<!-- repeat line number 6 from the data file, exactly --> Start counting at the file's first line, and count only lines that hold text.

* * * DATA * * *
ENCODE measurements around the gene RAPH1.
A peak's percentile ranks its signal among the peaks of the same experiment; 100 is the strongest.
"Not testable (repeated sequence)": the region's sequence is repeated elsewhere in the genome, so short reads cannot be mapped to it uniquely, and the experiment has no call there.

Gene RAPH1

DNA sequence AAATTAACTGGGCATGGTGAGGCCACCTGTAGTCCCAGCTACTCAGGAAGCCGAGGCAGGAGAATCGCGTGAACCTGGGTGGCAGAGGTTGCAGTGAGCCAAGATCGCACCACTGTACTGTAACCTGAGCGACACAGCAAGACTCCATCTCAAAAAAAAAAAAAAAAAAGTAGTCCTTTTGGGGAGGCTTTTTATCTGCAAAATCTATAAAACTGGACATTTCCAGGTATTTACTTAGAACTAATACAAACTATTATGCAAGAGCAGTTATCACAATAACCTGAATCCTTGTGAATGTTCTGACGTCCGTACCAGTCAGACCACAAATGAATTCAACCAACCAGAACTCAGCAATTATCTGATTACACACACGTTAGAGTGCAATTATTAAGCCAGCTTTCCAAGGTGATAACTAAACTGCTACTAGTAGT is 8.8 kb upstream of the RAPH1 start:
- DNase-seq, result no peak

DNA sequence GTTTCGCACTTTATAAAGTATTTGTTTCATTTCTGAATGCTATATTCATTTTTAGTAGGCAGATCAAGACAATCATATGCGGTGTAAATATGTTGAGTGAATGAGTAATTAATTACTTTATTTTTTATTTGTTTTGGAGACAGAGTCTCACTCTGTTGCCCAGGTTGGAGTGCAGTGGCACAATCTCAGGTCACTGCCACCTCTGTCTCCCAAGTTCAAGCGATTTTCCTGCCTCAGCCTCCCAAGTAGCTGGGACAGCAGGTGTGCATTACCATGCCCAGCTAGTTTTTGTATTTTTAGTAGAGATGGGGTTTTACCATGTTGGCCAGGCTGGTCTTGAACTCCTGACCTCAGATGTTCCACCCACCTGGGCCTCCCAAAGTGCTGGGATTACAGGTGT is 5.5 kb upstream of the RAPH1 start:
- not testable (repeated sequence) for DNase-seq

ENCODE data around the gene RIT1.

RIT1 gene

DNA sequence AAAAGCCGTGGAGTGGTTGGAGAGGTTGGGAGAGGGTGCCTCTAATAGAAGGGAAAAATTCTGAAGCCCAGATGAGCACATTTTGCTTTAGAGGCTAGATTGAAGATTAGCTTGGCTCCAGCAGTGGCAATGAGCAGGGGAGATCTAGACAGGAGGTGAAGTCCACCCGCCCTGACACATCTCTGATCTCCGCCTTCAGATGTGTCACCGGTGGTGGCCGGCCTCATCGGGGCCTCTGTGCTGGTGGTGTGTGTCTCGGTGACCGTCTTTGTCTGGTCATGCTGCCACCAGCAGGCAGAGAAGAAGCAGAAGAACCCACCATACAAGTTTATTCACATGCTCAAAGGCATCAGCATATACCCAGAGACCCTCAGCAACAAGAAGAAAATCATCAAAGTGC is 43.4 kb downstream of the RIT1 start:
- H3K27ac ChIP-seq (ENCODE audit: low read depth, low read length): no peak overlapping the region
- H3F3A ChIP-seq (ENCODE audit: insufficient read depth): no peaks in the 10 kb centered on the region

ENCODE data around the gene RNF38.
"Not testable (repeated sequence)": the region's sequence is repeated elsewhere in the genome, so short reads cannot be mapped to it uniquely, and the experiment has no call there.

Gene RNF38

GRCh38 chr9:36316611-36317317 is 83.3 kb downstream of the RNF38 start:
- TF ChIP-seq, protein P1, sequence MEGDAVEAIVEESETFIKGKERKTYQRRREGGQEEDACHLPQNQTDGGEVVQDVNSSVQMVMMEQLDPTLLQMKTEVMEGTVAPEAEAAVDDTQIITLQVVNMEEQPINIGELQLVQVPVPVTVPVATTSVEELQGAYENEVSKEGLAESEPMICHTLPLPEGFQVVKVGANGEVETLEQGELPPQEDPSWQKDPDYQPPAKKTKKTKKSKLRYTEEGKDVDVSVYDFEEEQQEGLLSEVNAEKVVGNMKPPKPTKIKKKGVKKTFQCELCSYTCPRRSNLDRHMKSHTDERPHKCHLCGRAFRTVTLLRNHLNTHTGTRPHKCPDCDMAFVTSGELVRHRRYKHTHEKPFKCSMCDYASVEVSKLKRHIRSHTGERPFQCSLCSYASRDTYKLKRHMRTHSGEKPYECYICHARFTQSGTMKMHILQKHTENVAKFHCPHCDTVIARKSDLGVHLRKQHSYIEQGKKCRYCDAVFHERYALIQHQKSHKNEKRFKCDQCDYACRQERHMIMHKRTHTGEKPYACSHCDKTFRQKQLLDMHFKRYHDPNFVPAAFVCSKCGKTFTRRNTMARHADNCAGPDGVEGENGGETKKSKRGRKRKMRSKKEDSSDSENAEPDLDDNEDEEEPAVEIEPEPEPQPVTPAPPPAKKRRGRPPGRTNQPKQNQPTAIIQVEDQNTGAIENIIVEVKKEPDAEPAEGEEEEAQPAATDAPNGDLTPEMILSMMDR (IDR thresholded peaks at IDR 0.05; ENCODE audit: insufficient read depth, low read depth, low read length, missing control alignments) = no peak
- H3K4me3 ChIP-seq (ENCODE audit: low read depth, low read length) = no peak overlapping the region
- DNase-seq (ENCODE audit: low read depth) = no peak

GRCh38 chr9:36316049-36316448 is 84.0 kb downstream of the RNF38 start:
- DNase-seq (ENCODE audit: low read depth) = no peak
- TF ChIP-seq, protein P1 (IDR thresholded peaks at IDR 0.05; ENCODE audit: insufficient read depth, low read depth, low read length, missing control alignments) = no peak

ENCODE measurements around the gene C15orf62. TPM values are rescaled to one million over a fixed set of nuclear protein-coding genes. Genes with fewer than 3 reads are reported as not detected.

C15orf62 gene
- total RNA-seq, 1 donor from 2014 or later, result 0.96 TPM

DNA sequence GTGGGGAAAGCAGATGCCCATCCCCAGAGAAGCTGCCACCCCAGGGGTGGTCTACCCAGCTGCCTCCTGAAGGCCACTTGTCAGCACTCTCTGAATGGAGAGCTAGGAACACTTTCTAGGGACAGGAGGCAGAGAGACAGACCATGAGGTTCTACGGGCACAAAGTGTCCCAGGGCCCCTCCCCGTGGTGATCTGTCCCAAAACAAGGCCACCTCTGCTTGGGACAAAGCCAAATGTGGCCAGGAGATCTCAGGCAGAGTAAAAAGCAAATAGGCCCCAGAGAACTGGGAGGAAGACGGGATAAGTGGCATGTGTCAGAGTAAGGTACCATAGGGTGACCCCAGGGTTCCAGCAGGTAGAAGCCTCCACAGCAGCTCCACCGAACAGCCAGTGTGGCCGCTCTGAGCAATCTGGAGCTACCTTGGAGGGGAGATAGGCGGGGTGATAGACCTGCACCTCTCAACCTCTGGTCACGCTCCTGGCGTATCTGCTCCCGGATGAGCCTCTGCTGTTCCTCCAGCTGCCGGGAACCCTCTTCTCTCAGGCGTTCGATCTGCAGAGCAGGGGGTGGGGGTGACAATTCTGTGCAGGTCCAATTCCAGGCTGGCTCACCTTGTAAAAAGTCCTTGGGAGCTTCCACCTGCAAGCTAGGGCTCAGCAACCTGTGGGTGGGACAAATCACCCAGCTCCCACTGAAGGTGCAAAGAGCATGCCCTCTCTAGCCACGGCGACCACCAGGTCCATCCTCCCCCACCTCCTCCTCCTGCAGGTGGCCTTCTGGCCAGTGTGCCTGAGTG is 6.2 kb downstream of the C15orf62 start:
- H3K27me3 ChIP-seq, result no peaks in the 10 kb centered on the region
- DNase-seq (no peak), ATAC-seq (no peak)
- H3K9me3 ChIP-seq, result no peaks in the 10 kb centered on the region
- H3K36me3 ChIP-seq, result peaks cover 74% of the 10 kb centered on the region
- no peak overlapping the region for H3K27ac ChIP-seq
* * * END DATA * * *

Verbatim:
- DNase-seq, result no peak